It is an additional tool, whether as a complement or as an alternative to existing intellectual property rights. In contrast to, for example, trademark law, however, it is not intended to create exclusive rights to the owner.

2.  Uniform definition of "trade secret"

After transposition the following definition of “trade secret” is applicable throughout the entire EU.

"Trade secret" means information which meets all of the following  requirements:

a) it is secret in the sense that it is not, as a body or in the precise configuration and assembly of its components, generally known among or readily accessible to persons within the circles that normally deal with the kind of information in question;

b) it has commercial value because it is secret; and

c) it has been subject to reasonable steps under the circumstances, by the person lawfully in control of the information, to keep it secret.
(own emphasis)

They result from the combination of different types of technical and commercial information. Technical secrets may include drawings and designs, prototypes, manufacturing processes, not patentable or not patented inventions, know-how, formulae or recipes, genetic materials and fragrances, wheras commercial secrets may consist of consumer and supplier lists, business methods and strategies, and cost and price information.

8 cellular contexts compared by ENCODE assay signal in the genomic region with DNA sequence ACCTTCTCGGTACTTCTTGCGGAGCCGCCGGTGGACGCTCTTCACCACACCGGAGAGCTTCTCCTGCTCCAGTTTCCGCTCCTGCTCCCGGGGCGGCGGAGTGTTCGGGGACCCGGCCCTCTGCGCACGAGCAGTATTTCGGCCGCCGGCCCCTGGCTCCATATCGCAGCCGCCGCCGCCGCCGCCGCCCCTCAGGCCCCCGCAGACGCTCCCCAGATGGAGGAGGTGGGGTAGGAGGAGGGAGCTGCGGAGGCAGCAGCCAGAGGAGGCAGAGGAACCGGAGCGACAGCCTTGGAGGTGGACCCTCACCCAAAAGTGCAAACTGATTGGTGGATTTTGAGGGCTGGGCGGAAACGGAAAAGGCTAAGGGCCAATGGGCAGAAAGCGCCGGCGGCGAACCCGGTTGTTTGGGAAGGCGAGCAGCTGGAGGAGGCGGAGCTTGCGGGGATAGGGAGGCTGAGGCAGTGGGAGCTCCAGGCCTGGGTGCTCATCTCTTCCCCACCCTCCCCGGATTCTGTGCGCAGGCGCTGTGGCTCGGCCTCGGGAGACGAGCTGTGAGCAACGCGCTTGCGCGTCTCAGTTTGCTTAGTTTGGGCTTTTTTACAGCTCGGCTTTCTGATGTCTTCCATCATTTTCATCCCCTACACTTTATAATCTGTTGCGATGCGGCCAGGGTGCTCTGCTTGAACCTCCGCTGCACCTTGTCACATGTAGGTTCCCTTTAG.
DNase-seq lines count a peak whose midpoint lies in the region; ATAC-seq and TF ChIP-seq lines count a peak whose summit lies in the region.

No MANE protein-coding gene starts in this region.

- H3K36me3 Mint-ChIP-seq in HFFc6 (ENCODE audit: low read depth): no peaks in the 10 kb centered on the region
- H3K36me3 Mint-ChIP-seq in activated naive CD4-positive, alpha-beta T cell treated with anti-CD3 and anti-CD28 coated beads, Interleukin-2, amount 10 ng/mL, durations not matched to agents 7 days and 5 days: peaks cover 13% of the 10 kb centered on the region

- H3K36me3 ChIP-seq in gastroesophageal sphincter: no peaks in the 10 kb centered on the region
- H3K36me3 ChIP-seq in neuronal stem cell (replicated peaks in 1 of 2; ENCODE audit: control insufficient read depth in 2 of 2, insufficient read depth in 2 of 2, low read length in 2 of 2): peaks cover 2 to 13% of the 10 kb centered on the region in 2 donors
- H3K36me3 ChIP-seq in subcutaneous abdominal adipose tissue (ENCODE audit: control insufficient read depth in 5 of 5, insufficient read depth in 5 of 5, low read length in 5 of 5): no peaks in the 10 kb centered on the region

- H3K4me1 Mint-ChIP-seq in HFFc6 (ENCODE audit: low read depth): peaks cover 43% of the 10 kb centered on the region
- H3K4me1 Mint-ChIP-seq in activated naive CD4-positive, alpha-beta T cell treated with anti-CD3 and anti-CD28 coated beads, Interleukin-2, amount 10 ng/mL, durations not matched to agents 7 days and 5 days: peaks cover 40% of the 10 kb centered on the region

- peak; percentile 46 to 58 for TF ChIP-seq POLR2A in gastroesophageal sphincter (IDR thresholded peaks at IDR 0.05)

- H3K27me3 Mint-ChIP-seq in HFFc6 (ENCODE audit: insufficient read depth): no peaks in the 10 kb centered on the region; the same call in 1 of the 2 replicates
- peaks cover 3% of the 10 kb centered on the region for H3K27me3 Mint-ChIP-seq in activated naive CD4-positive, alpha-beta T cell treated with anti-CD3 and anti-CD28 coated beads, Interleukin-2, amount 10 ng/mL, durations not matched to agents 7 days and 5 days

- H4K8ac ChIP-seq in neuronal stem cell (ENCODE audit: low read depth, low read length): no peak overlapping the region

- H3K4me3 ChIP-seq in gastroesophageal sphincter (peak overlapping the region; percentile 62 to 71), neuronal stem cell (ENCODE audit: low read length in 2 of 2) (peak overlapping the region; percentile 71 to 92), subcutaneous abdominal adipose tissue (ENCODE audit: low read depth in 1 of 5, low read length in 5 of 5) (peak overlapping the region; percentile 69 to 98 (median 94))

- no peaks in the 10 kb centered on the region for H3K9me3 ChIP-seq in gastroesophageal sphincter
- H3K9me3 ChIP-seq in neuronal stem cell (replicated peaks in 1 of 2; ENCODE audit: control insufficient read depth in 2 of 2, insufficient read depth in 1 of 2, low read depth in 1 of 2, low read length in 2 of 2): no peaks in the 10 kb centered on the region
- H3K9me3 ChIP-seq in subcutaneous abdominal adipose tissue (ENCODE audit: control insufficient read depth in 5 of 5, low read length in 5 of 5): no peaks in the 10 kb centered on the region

In practice it must be verified whether all of the requirements are fulfilled.

First requirement: information is secret

The information may not be "generally known", so it is possible that information that is only known in a select group of people can be treated as secret.

Trivial information is not covered by the definition of a trade secret. The directive clarifies that it is constructed to cover know-how, business information and technological information where there is both (i) a legitimate interest in keeping them confidential and (ii) a legitimate expectation that such confidentiality will be preserved.

Not all information that - strictly speaking - falls under the heading of "secret” shall be considered a trade secret.
Indeed, the directive provides for safeguards for the legitimate use of information (see point 3) and exceptions (see point 5).

The protection of trade secrets also applies for the provision of services.

Second requirement: information has commercial value because it is secret

In practice this is broadly interpreted. The directive provides a number of examples.

A trade secret should be considered to have commercial value when its unlawful acquisition, use or disclosure is likely to harm the interests of the person lawfully controlling it, in that it undermines that person’s scientific and technical potential; business or financial interests; strategic positions or ability to compete.